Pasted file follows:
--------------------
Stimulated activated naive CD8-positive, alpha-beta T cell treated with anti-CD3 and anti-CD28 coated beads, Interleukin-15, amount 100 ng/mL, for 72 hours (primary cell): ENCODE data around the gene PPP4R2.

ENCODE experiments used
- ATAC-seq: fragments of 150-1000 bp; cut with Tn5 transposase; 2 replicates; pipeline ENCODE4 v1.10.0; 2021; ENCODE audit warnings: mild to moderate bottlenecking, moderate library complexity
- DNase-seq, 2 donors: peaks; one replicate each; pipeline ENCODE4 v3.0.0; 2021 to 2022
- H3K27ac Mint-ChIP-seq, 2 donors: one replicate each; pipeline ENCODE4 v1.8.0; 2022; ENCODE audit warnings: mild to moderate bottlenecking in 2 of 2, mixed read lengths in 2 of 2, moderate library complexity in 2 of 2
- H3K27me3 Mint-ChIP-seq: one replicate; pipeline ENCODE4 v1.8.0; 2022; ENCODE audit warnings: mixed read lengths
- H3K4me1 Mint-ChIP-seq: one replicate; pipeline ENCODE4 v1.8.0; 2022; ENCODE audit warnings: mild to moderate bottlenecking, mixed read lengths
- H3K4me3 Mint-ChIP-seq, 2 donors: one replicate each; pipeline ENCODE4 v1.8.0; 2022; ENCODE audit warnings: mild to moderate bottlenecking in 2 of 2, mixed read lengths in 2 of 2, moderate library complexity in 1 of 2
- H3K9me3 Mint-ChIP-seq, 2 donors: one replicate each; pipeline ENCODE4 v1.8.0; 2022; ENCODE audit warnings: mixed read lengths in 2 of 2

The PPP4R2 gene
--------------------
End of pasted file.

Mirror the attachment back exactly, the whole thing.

Stimulated activated naive CD8-positive, alpha-beta T cell treated with anti-CD3 and anti-CD28 coated beads, Interleukin-15, amount 100 ng/mL, for 72 hours (primary cell): ENCODE data around the gene PPP4R2.

ENCODE experiments used
- ATAC-seq: fragments of 150-1000 bp; cut with Tn5 transposase; 2 replicates; pipeline ENCODE4 v1.10.0; 2021; ENCODE audit warnings: mild to moderate bottlenecking, moderate library complexity
- DNase-seq, 2 donors: peaks; one replicate each; pipeline ENCODE4 v3.0.0; 2021 to 2022
- H3K27ac Mint-ChIP-seq, 2 donors: one replicate each; pipeline ENCODE4 v1.8.0; 2022; ENCODE audit warnings: mild to moderate bottlenecking in 2 of 2, mixed read lengths in 2 of 2, moderate library complexity in 2 of 2
- H3K27me3 Mint-ChIP-seq: one replicate; pipeline ENCODE4 v1.8.0; 2022; ENCODE audit warnings: mixed read lengths
- H3K4me1 Mint-ChIP-seq: one replicate; pipeline ENCODE4 v1.8.0; 2022; ENCODE audit warnings: mild to moderate bottlenecking, mixed read lengths
- H3K4me3 Mint-ChIP-seq, 2 donors: one replicate each; pipeline ENCODE4 v1.8.0; 2022; ENCODE audit warnings: mild to moderate bottlenecking in 2 of 2, mixed read lengths in 2 of 2, moderate library complexity in 1 of 2
- H3K9me3 Mint-ChIP-seq, 2 donors: one replicate each; pipeline ENCODE4 v1.8.0; 2022; ENCODE audit warnings: mixed read lengths in 2 of 2

The PPP4R2 gene